Hannuka Festival of Lights
Chanukah at Neot Kedumim Biblical Park
The story of Chanukah is a familiar one to everyone – the victory of the Maccabees over the Greeks and the story of the candle that lasted 8 days. However the story is also deeply rooted in nature, the olive oil that was used to light the Menorah, the Menorah itself which was designed by Bezalel based on biblical plants and the olive tree which symbolizes the spirit of the Jewish people.
Our Biblical Nature Reserve is located within the Land of the Maccabees, somewhere in the area is their hometown – the ancient city of Modiin.
Chanukah as a historical festival.
The eight-day holiday of Hanukkah begins on the 25th day of the Hebrew month of Kislev, which falls during December. The holiday commemorates the victory of the Maccabees over the Seleucid Greeks who, in keeping with Alexander the Great’s philosophy of Hellenization, believed that the various conquered peoples should assimilate into the general, overarching Greek culture. But a stubborn group of Jews refused to accept the outlawing of Jewish religious practices and the profanation of the Holy Temple in Jerusalem with statues of Greek gods. Mattathias the Hasmonean and his five sons raised a partisan army that in less than two years recaptured Jerusalem.
With the dramatic victory in December of the year 165 BCE, the Jews were able to purify and rededicate the Holy Temple in Jerusalem (the Hebrew word hanukkah means “dedication” in the sense of laying a cornerstone or making a new beginning). One of the most important acts in rededicating the Temple was to rekindle the seven-branched menorah (candelabrum) that the High Priest was commanded to keep lit night and day. The Maccabees fashioned a make-shift menorah but, according to the Talmudic Sages, the consecrated olive oil they found in the Temple precincts was only sufficient to keep the menorah lit for one day. It would take days to properly press the special olive oil required for the Temple menorah. However, by a miracle that single cruse of oil sufficed to keep the menorah lit for eight days and nights until fresh, pure, consecrated olive oil could be brought to Jerusalem.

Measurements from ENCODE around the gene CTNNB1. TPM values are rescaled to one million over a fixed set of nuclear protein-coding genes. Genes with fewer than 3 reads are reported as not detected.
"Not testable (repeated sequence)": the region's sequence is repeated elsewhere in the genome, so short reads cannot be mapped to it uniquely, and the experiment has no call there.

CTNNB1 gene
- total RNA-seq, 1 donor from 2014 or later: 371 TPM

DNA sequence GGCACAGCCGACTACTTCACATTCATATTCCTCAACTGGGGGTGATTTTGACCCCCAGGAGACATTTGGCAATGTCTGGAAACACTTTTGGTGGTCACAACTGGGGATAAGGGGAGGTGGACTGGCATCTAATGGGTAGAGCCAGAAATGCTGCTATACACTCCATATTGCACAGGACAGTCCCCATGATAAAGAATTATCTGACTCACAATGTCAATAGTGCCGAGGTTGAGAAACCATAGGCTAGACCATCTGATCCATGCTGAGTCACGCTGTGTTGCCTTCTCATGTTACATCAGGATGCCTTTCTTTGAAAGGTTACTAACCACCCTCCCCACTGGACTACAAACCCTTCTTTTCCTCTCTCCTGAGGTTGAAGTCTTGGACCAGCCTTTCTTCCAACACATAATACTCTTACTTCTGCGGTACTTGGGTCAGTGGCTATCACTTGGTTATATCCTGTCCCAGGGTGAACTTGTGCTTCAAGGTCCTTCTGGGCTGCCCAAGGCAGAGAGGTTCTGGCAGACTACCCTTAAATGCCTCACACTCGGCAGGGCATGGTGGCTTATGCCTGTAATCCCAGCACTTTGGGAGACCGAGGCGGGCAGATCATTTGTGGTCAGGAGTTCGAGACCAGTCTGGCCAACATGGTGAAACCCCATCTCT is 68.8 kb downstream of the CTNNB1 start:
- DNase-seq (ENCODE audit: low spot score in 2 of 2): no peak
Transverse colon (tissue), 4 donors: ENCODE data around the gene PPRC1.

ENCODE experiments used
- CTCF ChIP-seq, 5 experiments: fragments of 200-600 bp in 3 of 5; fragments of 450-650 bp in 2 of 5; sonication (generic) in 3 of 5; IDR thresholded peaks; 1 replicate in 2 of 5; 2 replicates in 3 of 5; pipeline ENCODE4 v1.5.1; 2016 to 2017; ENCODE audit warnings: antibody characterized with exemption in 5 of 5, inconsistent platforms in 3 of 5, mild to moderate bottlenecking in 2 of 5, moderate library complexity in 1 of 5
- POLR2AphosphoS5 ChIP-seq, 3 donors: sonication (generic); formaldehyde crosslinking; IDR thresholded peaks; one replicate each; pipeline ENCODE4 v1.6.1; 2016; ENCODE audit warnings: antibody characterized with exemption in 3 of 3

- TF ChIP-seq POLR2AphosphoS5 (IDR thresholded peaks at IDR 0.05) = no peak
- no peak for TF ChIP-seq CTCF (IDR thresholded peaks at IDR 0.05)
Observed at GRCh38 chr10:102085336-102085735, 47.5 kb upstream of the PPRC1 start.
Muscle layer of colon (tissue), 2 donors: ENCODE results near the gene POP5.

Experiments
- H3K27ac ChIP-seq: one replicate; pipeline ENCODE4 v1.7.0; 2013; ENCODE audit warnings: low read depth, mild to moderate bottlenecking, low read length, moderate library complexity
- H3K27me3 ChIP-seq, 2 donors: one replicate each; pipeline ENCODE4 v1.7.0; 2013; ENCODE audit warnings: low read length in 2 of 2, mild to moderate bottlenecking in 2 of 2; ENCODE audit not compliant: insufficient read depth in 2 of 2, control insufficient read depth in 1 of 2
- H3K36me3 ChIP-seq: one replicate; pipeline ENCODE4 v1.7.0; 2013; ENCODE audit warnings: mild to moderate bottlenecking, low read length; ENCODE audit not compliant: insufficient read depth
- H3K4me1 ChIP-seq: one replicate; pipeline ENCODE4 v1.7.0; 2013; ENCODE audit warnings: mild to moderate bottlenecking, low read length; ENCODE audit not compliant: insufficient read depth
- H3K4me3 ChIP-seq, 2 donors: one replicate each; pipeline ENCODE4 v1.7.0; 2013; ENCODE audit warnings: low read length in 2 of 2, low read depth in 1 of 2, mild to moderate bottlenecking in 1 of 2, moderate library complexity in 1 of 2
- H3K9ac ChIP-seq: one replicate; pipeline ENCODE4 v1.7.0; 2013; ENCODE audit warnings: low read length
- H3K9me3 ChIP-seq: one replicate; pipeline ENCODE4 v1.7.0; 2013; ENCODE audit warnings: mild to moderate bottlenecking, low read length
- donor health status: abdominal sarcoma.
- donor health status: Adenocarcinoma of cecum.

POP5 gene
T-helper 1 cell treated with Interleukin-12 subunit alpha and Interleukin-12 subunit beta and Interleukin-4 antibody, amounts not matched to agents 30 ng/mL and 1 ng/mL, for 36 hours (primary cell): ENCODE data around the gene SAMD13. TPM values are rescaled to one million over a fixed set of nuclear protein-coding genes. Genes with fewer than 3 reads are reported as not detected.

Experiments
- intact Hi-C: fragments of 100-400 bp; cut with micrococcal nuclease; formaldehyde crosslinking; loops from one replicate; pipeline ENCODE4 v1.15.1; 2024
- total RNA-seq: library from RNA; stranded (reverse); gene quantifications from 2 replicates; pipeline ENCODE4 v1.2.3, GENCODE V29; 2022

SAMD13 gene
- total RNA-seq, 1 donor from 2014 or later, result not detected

Shortly after the destruction of the Second Temple 235 years later in 70 CE, the tradition arose to light an eight-branched candelabrum (and a ninth “service” oil-holder or candle with which to light the others) to commemorate the seven-branched menorah that had stood in the Temple and the miracle of the olive oil that had sufficed to keep it burning for eight days. These beautiful flickering lights gave the holiday its alternate name, the Festival of Lights.
Chanukah and it’s connection to nature
Of the ancient Jewish holidays, only Hanukkah and Purim are based solely on historical events, with no direct connection either to the seasonal agricultural reality or to the nature of the Land of Israel. Nevertheless, there is a plant in Israel that has a very direct connection to the Temple menorah and to the hannukiah candelabrum.
The description of the menorah in the Bible is given completely in botanical terminology (Exodus 25:31-38, 37:17-24). Dr. Ephraim and Hannah Hareuveni, the parents of Neot Kedumim founder Nogah Hareuveni, spent years looking for a plant they knew must exist in Israel that would explain this unique description. Their search revealed the common fragrant Salvia (sage) family called moriah in Hebrew, many of whose species bear a striking resemblance to the menorah, as can be clearly seen in the photograph.
Chanukah at Neot Kedumim Biblical Nature Reserve
The olive trees in the groves at our Biblical Nature Park are weighed down with ripe olives at this time of year. A visit to the reserve is not complete without picking olives, pressing them in an ancient olive press and witnessing the oil seeping out of them. The meaning of the “festival of light” comes to life when you see the olive tree flickering in the midday sun, see an ancient olive lamp lit with olive oil and understand the continuing spirit of the Jewish People from the olive branch brought by the dove through to the emblem for the modern State of Israel.
The reserve offers Chanukah tours, Chanukah craft activities and hands on activities such as making olive oil and olive oil lamps.